A field of wooden derricks in California's Kern River Oilfield, circa 1910.s i

Discovered in 1899, California’s prolific Kern River field was the first of many giant Kern County oilfield discoveries. Circa 1910 photo courtesy Kern County Oil Museum.

A drilling boom expanded the state’s petroleum industry by attracting major oil companies (and briefly, retired lawman Wyatt Earp). Kern County’s annual oil production peaked in 1985 at 256 million barrels of oil. The 8,000-square-mile county accounted for 70 percent of California’s oil and more than 90 percent of its natural gas in 2020.

Learn more California oil history by visiting the West Kern Oil Museum and the Kern County Museum.

June 1, 1909 – Secret Test of Dual-Coned Drilling Bit

At Goose Creek near Galveston Bay, Texas, a drilling crew secretly tested a dual-cone roller bit. “In the early morning hours of June 1, 1909, Howard Hughes Sr. packed an experimental bit into the trunk of his car and drove off into the Texas plains,” noted Gwen Wright of the History Detectives. The coned roller bit would soon make traditional rotary fishtail bits obsolete.

“When the Hughes twin-cones hit hard rock, they kept turning, their dozens of sharp teeth (166 on each cone) grinding through the hard stone,” the PBS episode explained in 2006. Hughes and partner R. Carlton “Carl” Baker formed Baker Hughes Tools Company (see Carl Baker and Howard Hughes).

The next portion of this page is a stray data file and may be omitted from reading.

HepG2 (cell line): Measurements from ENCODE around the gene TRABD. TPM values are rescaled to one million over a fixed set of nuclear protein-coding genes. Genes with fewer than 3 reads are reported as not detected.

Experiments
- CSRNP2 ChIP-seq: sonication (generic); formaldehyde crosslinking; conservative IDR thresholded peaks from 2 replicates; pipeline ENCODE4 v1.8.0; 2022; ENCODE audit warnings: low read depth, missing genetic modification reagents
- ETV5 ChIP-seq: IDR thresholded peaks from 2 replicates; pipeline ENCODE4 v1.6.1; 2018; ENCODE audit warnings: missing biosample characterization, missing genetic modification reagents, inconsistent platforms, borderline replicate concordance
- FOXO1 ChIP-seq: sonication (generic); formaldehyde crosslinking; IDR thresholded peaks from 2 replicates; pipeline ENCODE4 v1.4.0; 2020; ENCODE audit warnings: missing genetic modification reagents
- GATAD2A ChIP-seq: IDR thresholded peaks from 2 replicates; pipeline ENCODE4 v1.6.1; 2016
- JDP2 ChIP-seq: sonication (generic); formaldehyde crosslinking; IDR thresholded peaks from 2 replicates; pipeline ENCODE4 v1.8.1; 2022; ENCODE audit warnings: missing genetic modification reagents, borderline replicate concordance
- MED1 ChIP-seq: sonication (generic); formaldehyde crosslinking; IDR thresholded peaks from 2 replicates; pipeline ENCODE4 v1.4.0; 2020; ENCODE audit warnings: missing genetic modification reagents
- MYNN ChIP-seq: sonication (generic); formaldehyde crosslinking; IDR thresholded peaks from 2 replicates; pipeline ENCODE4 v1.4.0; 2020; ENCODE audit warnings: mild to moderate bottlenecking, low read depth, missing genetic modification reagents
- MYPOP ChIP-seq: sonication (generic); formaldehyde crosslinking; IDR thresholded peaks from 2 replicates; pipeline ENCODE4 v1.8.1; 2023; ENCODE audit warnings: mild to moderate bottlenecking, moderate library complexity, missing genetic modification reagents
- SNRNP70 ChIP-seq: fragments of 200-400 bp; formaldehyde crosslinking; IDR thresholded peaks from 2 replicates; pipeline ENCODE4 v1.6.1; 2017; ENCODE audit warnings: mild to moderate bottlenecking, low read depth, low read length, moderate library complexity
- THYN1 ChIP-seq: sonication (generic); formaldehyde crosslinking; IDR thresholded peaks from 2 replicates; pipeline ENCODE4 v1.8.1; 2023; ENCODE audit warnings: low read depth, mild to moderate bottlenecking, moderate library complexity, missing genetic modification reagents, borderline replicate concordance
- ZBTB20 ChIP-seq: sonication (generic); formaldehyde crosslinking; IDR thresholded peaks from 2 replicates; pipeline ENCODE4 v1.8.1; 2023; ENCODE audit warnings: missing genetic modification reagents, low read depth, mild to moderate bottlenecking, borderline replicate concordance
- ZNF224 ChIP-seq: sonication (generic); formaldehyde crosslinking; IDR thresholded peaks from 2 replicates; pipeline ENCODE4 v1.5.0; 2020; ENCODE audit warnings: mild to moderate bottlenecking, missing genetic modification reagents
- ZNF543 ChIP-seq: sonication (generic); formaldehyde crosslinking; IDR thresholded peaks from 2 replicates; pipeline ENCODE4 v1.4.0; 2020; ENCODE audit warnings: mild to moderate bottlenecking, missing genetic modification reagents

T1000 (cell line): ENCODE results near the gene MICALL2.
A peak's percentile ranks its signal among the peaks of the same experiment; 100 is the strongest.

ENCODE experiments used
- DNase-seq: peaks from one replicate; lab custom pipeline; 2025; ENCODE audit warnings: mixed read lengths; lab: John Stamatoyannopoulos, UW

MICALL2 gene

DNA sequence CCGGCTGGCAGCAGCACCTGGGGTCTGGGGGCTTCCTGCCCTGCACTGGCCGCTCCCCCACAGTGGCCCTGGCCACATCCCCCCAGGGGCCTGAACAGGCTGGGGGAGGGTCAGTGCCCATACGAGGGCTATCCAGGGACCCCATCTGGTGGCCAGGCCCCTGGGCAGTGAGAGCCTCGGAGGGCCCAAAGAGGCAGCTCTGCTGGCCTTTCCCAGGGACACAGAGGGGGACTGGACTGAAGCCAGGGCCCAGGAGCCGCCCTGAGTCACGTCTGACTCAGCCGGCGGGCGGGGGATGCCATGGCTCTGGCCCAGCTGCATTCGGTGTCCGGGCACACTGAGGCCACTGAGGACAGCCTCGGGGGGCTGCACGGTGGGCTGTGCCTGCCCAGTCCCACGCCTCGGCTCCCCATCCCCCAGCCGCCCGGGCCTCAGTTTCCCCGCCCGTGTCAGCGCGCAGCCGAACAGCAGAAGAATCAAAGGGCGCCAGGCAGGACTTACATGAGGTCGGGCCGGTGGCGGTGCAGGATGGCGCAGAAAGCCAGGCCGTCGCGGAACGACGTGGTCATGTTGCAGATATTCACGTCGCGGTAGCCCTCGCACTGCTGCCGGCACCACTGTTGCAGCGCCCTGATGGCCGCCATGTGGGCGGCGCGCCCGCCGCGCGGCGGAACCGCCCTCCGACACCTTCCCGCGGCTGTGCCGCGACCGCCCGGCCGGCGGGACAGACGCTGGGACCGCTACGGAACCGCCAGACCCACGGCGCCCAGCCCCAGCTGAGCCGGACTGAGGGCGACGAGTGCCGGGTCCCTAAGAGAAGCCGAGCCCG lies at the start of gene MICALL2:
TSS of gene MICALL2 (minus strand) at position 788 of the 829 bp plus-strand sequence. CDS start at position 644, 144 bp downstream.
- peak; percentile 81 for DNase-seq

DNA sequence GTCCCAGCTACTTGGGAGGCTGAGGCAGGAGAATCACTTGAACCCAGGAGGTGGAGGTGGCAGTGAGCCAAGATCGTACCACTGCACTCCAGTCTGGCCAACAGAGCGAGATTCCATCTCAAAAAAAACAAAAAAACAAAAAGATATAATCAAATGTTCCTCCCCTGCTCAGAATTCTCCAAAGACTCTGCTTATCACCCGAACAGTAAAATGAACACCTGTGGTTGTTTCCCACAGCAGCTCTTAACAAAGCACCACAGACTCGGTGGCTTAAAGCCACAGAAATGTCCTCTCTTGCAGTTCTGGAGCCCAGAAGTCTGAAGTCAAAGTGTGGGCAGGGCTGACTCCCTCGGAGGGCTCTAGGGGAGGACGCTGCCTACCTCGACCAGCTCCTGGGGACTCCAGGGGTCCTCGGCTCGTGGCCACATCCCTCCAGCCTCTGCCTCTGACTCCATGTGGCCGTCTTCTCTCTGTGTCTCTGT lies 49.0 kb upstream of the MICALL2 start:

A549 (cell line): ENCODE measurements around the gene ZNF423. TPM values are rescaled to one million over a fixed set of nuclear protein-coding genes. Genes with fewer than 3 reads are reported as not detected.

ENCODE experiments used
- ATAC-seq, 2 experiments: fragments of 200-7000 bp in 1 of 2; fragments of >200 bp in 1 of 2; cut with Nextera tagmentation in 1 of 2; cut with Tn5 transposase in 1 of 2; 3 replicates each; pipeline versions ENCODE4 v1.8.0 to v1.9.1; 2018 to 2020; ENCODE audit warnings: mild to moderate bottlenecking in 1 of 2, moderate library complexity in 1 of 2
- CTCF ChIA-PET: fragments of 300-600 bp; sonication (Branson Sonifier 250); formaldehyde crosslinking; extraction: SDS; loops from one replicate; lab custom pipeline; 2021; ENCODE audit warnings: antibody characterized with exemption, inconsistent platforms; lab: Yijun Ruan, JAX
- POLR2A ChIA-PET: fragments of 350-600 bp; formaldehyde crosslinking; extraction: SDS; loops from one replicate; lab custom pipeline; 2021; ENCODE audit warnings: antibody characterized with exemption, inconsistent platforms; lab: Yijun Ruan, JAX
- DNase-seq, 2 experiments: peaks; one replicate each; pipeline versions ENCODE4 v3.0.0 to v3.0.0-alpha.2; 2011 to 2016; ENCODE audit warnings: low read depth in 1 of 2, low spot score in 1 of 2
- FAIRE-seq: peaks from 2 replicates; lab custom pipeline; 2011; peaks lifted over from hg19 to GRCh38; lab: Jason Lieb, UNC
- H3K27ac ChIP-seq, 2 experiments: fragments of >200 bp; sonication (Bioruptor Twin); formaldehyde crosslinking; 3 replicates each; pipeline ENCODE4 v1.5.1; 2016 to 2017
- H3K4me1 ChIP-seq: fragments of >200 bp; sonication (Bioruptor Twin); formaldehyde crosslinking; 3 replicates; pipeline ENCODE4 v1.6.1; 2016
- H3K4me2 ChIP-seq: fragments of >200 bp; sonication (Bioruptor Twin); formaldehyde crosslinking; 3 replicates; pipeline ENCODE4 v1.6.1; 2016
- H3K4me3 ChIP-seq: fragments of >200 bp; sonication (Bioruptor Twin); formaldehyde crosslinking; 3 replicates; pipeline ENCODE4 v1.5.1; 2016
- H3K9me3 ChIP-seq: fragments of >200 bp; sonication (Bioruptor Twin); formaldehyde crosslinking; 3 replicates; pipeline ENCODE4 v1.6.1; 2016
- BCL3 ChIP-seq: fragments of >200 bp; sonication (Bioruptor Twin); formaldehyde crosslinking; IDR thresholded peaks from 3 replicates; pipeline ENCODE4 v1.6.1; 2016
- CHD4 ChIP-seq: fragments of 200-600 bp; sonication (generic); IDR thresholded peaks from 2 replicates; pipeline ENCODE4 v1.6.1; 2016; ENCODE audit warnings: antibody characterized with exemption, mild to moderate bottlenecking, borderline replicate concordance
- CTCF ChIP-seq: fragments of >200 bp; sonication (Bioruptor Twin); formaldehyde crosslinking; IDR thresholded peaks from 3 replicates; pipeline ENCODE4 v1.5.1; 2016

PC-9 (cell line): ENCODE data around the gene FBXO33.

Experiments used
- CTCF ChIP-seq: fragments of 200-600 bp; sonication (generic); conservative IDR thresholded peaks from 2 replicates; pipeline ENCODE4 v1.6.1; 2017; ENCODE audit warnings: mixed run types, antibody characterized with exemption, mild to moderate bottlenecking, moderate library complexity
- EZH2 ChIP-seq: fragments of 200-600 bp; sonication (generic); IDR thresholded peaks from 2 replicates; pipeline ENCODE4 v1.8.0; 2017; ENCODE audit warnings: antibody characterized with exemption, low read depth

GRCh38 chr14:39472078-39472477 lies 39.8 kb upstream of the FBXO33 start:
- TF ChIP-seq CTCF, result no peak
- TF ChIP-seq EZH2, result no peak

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June 1, 1940 – Dallas Artist depicts Life in Texas Oilfields

Jerry Bywaters of Paris, Texas, exhibited his new oil painting Oil Field Girls at the Fine Arts Palace of San Francisco’s Golden Gate International Exposition. The 1940 painting of two young women in a West Texas oilfield and its companion piece, Oil Rig Workers (Roughnecks), would become among his best-known works.

oil paintings of Texas oilfields by Jerry Bywaters

Jerry Bywaters (1906-1989) painted Oil Field Girls and the Oil Rig Workers in 1940. The Blanton Museum of Art describes Bywaters’ Oil Field Girls as “a work of incredible moral complexity.”

Bywaters and Alexandre Hogue (see Oil Art of Graham, Texas) were members of the Dallas Nine, a group of young painters in the 1930s, “who helped establish a regional artistic identity for Texas art,” according to the Blanton Museum of Art at the University of Texas, Austin, which acquired Oil Field Girls in 1984. In 1981, Southern Methodist University established a Bywaters Special Collections. Bywaters died at 82 in Dallas in 1989.


Recommended Reading: The Exciting World of Dinosaurs, Sinclair Dinoland, New York World’s Fair 1964-65 (souvenir booklet); Chronicles of an Oil Boom: Unlocking the Permian Basin (2014); Blood and Smoke: A True Tale of Mystery, Mayhem and the Birth of the Indy 500 (2012); The Wonder of the Nineteenth Century: Rock Oil in Pennsylvania and Elsewhere (1952); Black Gold in California: The Story of California Petroleum Industry (2016). Your Amazon purchase benefits the American Oil & Gas Historical Society. As an Amazon Associate, AOGHS earns a commission from qualifying purchases.


The American Oil & Gas Historical Society (AOGHS) preserves U.S. petroleum history. Please become an AOGHS annual supporter and help maintain this energy education website and expand historical research. For more information, contact Copyright © 2024 Bruce A. Wells. All rights reserved.